Shinzen Young On Enlightenment

Shinzen and HPK on Enlightenment

Shinzen and HPK on Enlightenment

Har-Prakash Khalsa, an online buddy and a fellow student of Shinzen Young, finally decided to blog his heart out. Nice! Welcome to the blogosphere, bro. *Fist bump* 🙂 His very first blog post is his awesome interview with Shinzen on the subject of enlightenment. Here’s an excerpt.

Har-Prakash Khalsa – Given that, in your own words,  “enlightenment is a multi-faceted jewel”, is there a description of enlightenment that you like?

Shinzen Young – In this regard I tend to go towards my Buddhist background.  Scholastic Theravada Buddhism says that three things go away at the initial experience of enlightenment. It’s very significant that it’s put in terms of an elimination process; something goes away, rather than an attainment, a “getting” of something. So enlightenment is not yet another thing that you have to get.  And meditation as a path to enlightenment could be described as merely setting the stage for Nature/Grace to eliminate from you what needs to be eliminated.

The technical terms in Pali for the three things that go away are “sakkaya-ditthi”, “vicikiccha”, and “silabbata-paramasa”. Sakkaya-ditthi is the most important. Sakkaya-ditthi is the perception that there is an entity, a thing inside us called a self. That goes away.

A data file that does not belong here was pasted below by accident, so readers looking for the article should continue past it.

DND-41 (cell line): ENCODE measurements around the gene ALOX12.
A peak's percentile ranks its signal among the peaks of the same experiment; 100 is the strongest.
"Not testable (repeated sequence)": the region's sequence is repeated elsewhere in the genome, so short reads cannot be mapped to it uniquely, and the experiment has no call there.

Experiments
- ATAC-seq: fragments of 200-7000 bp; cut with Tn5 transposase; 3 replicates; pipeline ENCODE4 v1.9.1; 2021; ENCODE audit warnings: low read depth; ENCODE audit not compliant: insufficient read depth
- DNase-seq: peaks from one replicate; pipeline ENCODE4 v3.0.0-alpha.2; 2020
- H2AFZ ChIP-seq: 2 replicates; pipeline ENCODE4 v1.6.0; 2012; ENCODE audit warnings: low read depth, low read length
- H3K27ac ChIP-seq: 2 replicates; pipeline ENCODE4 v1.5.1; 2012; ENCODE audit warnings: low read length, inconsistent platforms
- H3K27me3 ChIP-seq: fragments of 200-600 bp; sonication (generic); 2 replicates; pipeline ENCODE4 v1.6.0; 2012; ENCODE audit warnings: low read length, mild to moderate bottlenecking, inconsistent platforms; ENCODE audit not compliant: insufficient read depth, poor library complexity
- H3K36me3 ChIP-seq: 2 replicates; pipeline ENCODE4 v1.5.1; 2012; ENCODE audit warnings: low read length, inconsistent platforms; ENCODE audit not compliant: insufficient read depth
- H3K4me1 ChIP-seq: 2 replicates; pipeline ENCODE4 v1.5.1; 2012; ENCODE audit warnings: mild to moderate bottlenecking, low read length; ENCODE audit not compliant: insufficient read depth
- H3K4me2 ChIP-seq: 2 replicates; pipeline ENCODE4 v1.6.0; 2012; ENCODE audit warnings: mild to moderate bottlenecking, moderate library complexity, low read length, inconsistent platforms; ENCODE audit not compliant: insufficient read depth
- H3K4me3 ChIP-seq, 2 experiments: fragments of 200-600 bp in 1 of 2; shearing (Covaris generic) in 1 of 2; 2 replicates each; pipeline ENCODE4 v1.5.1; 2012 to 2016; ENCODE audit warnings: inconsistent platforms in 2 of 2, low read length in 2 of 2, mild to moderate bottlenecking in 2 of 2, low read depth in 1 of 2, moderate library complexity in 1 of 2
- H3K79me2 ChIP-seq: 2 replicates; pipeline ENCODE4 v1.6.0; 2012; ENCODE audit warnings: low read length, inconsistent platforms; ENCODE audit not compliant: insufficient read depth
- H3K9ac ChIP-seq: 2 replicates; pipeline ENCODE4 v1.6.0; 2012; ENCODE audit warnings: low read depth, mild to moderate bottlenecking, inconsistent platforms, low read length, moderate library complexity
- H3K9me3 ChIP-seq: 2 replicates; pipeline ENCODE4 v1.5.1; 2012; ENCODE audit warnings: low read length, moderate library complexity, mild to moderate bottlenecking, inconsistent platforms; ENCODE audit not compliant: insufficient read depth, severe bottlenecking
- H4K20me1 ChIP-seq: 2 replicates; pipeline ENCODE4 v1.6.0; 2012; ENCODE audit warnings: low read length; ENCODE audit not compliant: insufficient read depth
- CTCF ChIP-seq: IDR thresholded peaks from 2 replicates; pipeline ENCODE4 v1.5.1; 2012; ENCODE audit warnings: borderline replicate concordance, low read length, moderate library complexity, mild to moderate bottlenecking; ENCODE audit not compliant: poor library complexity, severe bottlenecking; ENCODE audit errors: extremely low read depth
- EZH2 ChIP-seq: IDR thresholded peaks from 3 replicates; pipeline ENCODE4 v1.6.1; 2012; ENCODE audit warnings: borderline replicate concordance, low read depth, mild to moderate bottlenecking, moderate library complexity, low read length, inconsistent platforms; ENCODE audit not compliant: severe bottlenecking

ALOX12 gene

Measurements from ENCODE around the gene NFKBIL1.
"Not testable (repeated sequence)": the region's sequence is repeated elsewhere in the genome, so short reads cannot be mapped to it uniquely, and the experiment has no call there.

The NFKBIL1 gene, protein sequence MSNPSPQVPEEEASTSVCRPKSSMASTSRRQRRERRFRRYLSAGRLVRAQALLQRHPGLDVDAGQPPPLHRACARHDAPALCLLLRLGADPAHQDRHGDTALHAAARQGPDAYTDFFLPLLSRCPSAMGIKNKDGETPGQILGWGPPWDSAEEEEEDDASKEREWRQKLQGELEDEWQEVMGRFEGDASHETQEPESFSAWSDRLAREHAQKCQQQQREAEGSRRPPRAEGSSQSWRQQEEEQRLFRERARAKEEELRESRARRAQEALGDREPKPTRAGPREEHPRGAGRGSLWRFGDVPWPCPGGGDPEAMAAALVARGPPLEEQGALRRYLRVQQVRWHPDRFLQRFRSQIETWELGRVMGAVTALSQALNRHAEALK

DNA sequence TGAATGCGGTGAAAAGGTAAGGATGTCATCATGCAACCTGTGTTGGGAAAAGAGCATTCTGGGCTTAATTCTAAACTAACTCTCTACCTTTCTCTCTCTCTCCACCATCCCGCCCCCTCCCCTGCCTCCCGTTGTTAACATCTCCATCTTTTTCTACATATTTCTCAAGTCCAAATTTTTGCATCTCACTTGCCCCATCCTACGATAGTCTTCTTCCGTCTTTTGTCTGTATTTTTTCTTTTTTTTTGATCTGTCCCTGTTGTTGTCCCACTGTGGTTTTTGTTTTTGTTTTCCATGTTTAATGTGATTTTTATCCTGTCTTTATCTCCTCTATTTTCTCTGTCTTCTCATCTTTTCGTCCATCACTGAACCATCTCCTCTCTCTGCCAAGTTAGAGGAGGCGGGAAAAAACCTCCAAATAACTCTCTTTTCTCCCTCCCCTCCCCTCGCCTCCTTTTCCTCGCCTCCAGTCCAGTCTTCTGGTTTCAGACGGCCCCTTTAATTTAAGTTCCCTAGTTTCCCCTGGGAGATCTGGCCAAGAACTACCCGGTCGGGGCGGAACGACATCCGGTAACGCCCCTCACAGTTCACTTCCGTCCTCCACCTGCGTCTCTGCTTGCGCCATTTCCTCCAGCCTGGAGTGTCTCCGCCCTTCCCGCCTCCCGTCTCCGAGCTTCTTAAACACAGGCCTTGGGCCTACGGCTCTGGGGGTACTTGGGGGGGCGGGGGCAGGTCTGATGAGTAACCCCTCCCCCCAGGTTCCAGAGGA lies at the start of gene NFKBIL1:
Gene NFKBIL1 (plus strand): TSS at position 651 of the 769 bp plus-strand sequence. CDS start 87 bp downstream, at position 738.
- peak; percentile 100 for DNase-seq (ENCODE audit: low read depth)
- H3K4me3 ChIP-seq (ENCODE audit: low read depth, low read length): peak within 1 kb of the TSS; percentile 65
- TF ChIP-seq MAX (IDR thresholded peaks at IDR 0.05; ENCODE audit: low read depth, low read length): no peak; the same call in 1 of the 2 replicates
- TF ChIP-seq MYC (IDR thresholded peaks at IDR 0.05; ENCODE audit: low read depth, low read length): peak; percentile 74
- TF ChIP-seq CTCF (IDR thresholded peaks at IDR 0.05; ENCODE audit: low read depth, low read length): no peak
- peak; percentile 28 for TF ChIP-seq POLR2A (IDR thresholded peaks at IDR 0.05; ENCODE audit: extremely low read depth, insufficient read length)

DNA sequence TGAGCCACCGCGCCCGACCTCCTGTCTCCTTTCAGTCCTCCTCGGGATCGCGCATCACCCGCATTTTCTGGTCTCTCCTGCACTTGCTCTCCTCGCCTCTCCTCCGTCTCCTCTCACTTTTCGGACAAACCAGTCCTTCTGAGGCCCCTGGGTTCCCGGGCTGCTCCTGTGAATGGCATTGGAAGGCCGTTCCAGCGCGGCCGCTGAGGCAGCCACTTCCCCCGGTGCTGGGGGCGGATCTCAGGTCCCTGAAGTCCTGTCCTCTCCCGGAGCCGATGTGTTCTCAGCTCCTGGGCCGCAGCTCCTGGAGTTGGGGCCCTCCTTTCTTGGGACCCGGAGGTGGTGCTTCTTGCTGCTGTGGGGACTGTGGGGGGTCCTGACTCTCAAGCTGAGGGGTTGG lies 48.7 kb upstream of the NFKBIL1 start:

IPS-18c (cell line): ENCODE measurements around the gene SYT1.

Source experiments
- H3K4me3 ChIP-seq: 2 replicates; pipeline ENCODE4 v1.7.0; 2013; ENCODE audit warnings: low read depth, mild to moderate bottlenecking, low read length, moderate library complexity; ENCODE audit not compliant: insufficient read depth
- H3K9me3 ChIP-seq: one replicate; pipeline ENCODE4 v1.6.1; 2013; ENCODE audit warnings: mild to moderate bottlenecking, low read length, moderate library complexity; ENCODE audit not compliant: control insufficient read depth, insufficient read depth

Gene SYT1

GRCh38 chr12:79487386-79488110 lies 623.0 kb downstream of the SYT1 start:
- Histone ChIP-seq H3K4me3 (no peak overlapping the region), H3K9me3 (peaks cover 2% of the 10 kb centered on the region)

HPK – When you say “the perception that a thing inside us called a self” goes away, do you mean completely away?

SZY – The ambiguity is the word perception. The actual word is ditti in Pali, or drishti in Sanskrit, which I think you know means “view”, literally. In this context ditti or drishti refers to a fundamental paradigm, or concept about something. So in this case perception is perhaps not the best word. It’s more like the fundamental conviction that there is a thing inside us called a self disappears. According to the traditional formulation after enlightenment that never comes back. However, if by perception of self we mean momentarily being caught in one’s sense of self, that happens to enlightened people over and over again, but less and less as enlightenment deepens and matures.

Read the rest of the interview. It’s a great read, especially for those who have a daily meditation practice. It’s an excellent example of a conversation between a teacher and a student. I like a teacher who is not afraid to talk about the “e” word, and a student who is not intimidated to ask questions. Shinzen’s matter-of-factness description of enlightenment is very clear, tangible, and pragmatic. He inspires me to make daily meditation practice integral part of growing up.

P.S. For those of us who enjoy watching Shinzen’s Youtube channel, we have Har-Prakash to thank for. He’s the guy behind the video editing and uploads. Thanks for the spreading kick-ass dharma, bro! May you be safe, be happy, be healthy, and live with ease.

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